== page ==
A Parent’s Grief: coping with the Death of a Child
The natural course of life is that a parent passes on, and their child grieves their passing. The antithesis of this is not only the most unnatural, but the most devastating for everyone affected.
If you’ve experienced the death of a child, then the grief you’re experiencing will be a lifelong process of getting through, rather than getting over. While a simple blog post is inadequate in helping you through the grief, hopefully these words will provide some relief.
Accept How You Feel
You may feel anger, exhaustion, anxiety, profound sadness and a myriad of other emotions; you may even be experiencing some physical symptoms. What you’re feeling is normal and natural; and if you’re not feeling some or all of those emotions, that too is normal and natural. Grief is a personal, individual process, and everyone grieves differently. Allow yourself to feel what you’re feeling.
Whatever emotions you’re experiencing, it’s important to allow them to come up rather than suppress them. You cannot get through grief by avoiding dealing with your feelings. It may seem impossible to survive this devastating loss, but if you allow yourself to grieve, in time you will gradually begin to see and feel the light and warmth that comes from healing.
When you lose a child, you may at times feel a deep yearning or an aching emptiness that brings on immense sadness or anxiety. It may soothe you to journal about what you’re feeling, or write a letter to your child.
Honor Your Child’s Memory
Honor the memory of your child by putting together a scrapbook or creating a slideshow with photos and a favorite song. Plant a tree in their memory or make a donation to a charity or foundation in their name. If it feels right, hold a memorial gathering or celebrate their birthday.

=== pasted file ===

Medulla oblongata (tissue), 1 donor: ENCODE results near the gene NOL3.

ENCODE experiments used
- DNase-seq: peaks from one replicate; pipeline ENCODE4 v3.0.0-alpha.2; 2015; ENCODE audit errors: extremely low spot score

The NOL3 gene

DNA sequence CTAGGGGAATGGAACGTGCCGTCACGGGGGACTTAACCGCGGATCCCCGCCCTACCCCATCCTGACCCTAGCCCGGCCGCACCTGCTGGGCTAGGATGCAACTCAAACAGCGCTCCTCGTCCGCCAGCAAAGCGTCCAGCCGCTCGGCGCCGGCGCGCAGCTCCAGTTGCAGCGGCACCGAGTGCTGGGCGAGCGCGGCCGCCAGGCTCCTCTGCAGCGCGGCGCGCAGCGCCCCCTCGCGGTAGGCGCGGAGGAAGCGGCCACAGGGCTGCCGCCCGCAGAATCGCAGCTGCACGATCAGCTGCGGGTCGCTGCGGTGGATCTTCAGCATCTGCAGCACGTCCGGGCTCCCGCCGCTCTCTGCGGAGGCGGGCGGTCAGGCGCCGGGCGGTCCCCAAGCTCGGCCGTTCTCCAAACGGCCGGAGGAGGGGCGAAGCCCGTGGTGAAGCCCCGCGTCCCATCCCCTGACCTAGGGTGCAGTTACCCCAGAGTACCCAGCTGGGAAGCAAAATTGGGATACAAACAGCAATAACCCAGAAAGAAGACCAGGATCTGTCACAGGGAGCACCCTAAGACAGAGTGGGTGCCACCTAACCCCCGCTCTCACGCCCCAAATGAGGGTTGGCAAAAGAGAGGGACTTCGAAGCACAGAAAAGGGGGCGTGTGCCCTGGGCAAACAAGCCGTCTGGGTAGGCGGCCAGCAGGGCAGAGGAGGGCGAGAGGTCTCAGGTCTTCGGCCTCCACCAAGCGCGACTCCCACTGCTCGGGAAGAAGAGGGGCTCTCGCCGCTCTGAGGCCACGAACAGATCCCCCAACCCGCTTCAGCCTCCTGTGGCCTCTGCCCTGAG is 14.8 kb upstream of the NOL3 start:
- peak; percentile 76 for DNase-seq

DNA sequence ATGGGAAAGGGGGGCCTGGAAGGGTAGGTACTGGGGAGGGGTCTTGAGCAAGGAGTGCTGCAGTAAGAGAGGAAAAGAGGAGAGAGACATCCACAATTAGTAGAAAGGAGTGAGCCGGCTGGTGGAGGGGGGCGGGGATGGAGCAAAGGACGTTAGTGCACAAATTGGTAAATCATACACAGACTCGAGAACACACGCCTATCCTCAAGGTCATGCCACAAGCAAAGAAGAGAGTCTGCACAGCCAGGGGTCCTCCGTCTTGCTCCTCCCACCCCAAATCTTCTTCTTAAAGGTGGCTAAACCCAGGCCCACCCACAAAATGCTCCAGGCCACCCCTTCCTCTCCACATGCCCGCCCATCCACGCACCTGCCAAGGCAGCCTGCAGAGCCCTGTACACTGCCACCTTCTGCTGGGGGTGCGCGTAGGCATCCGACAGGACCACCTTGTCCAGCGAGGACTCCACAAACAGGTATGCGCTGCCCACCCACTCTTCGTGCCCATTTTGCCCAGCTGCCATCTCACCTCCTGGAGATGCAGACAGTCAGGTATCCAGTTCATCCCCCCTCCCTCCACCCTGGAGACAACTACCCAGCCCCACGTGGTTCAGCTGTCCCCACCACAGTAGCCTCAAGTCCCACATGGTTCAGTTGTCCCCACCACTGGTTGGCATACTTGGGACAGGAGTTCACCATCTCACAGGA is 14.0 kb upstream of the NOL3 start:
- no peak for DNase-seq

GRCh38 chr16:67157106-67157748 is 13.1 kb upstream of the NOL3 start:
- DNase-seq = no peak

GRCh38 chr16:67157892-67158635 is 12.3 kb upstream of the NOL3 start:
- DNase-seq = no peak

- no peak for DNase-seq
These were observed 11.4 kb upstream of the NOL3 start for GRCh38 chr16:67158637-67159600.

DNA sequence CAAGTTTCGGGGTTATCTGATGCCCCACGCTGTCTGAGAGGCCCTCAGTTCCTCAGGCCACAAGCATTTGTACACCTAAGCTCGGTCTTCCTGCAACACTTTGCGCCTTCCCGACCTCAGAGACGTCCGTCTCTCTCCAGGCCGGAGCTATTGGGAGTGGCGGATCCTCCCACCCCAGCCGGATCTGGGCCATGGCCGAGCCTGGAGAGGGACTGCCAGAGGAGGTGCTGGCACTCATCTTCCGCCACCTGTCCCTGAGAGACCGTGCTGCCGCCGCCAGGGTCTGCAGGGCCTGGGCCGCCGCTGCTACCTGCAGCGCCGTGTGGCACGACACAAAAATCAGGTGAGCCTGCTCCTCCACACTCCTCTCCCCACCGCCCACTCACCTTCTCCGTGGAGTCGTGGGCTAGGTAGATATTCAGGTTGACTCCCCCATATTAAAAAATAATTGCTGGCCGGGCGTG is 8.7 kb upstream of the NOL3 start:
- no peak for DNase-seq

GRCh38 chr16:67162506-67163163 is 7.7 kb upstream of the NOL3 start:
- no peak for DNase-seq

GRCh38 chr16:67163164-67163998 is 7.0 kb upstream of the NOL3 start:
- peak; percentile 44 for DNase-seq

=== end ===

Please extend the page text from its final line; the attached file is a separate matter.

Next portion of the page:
Honoring your child’s memory also includes living a full, happy and complete life. Your child would not want the memory of their life to be your anguish and suffering. Honor their memory by accepting happiness and laughter back into your life.
Take Care of Yourself
It’s important to take care of yourself to aid in the healing process. Take the time to get out in the sunlight. Try to get some extra exercise in, and remember to eat.
Be patient and gentle with yourself as you grieve. Negative self-talk can cause anxiety, depression and sometimes even physical symptoms. Talk to yourself the way you would talk to a friend or loved one. Realize that you were and still are a loving parent.
Resist the urge to isolate yourself and reach out to a support network. Contact friends, family or clergy to talk about what you’re going through. If you would like to discuss how counseling may help you work through your grief, please contact us today.